Edward Jay Epstein, Hollywood industry guru and author of "The Big Picture: The New Logic of Money and Power in Hollywood," explains that despite news stories claiming that Michael Moore was a victim of Disney censorship with regard to his "Fahrenheit 9/11" flick, both Moore and Disney raked in a bundle of bucks.
According to Epstein, Moore manipulated the press in Madonna-like manner, faking a censorship threat to get cheap P.R.
In May 2003, Michael Eisner, then CEO of Disney, exercised his right under an agreement with Miramax to veto Disney distribution. But Miramax, a Disney subsidiary, still held the rights to the film.
Head of Miramax Harvey Weinstein planned to sell the distribution rights to "Fahrenheit 9/11" after it was screened at the Cannes Film Festival.
On the eve of Cannes and seemingly right on cue, a front-page article appeared in the New York Times. The headline read: "Disney Is Blocking Distribution of Film That Criticizes Bush."
The piece claimed that Eisner's action in keeping Disney out of the distribution loop was motivated by concerns that Disney could potentially lose tax breaks in Florida, "where Mr. Bush's brother, Jeb, is governor."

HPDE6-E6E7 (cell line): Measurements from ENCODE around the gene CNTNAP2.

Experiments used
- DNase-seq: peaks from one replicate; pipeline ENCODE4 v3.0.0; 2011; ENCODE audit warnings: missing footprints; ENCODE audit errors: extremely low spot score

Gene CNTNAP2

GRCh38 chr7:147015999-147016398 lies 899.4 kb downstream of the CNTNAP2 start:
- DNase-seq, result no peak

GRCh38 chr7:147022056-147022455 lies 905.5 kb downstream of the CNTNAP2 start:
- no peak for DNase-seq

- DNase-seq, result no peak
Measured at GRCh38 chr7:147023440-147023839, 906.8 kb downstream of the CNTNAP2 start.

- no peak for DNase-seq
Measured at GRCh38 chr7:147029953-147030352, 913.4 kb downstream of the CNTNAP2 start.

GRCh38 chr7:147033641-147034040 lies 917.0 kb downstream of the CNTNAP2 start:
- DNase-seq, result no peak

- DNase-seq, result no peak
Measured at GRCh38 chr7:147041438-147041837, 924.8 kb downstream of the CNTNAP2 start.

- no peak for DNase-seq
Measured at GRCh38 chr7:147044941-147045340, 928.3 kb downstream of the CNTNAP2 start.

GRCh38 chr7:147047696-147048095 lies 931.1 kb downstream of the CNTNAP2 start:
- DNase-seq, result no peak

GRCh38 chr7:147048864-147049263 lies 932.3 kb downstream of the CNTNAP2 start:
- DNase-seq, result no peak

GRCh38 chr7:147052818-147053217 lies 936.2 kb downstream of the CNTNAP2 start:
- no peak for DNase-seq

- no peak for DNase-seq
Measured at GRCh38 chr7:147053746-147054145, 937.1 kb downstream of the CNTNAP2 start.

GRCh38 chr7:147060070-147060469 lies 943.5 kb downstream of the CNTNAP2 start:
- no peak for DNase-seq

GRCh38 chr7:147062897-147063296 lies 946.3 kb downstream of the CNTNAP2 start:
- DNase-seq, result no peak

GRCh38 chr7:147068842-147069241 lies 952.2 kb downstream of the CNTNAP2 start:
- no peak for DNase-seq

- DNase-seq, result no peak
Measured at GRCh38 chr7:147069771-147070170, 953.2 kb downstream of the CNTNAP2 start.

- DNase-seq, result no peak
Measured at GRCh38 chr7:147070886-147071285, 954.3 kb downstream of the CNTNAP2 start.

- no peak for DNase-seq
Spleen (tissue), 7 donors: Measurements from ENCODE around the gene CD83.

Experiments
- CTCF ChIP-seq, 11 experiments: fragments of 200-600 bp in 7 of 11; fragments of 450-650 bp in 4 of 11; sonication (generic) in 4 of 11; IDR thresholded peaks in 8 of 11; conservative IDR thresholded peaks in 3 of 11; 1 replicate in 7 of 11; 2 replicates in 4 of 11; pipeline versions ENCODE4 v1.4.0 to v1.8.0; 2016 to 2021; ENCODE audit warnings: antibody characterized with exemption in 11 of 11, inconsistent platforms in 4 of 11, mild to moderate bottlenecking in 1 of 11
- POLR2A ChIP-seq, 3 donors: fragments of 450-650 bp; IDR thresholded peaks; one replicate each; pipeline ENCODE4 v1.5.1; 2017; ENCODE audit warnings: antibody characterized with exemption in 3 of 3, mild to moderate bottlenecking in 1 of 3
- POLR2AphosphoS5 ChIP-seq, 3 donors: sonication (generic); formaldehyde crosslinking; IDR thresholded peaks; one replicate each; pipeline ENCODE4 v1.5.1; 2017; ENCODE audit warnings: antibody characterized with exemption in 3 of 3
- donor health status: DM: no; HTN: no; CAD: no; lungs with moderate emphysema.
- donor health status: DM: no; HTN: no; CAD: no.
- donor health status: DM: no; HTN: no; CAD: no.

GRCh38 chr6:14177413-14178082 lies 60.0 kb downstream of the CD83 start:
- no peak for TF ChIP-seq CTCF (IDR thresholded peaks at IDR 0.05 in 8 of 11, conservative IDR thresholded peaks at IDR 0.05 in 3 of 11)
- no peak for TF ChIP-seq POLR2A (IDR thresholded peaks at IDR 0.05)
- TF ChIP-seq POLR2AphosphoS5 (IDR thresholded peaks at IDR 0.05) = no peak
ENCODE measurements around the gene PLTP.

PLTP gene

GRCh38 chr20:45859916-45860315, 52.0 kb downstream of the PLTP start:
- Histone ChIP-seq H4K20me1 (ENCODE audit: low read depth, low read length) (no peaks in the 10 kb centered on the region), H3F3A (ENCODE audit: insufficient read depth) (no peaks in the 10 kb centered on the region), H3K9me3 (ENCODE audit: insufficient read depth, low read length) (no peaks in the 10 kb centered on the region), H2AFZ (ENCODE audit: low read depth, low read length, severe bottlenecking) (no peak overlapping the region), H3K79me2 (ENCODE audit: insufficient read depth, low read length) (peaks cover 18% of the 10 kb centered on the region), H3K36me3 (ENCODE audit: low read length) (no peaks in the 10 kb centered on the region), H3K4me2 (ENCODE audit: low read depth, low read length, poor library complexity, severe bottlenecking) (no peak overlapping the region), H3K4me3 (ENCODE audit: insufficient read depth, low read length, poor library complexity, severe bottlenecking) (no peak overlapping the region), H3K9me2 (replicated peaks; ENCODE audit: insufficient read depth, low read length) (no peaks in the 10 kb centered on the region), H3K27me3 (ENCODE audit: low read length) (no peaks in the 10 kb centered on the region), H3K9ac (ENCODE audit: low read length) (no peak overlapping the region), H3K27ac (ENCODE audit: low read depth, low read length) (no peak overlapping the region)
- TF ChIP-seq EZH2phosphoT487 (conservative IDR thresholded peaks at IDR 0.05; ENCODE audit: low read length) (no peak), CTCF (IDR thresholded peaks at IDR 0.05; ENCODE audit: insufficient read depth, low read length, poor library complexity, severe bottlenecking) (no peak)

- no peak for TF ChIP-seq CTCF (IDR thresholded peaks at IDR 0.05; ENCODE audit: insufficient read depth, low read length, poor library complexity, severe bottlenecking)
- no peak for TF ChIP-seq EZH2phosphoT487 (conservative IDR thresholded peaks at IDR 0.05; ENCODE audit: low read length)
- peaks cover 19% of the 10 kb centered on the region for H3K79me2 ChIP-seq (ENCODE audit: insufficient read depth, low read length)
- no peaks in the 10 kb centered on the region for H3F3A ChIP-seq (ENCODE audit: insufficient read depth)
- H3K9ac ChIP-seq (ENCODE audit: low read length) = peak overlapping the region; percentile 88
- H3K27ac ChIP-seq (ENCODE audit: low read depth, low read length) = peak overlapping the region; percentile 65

A couple of days after the Times article appeared, Moore did a Web site post that indicated Disney's board of directors had passed on the film "last week."
But the Disney board had done no such thing. The flick had been vetoed by Eisner the previous year.
Eisner retained the rights to profit on Moore's film but wanted Disney to maintain its distance. So Miramax sold the "Fahrenheit 9/11" rights to the Weinstein brothers, who then transferred the rights to another entity called Fellowship Adventure Group. In the process, the brothers were able to arrange some very favorable distribution deals.
In the end, Disney netted $78 million and paid Moore a hefty $21 million.
Moore never disclosed the amount of his profit participation. When asked about it, he told reporters, "I don't read the contracts."
The Rogue Jew heard that Moore was so mad about the news that blemished his workingman image, he punched a hole in the wall of the servants' quarters.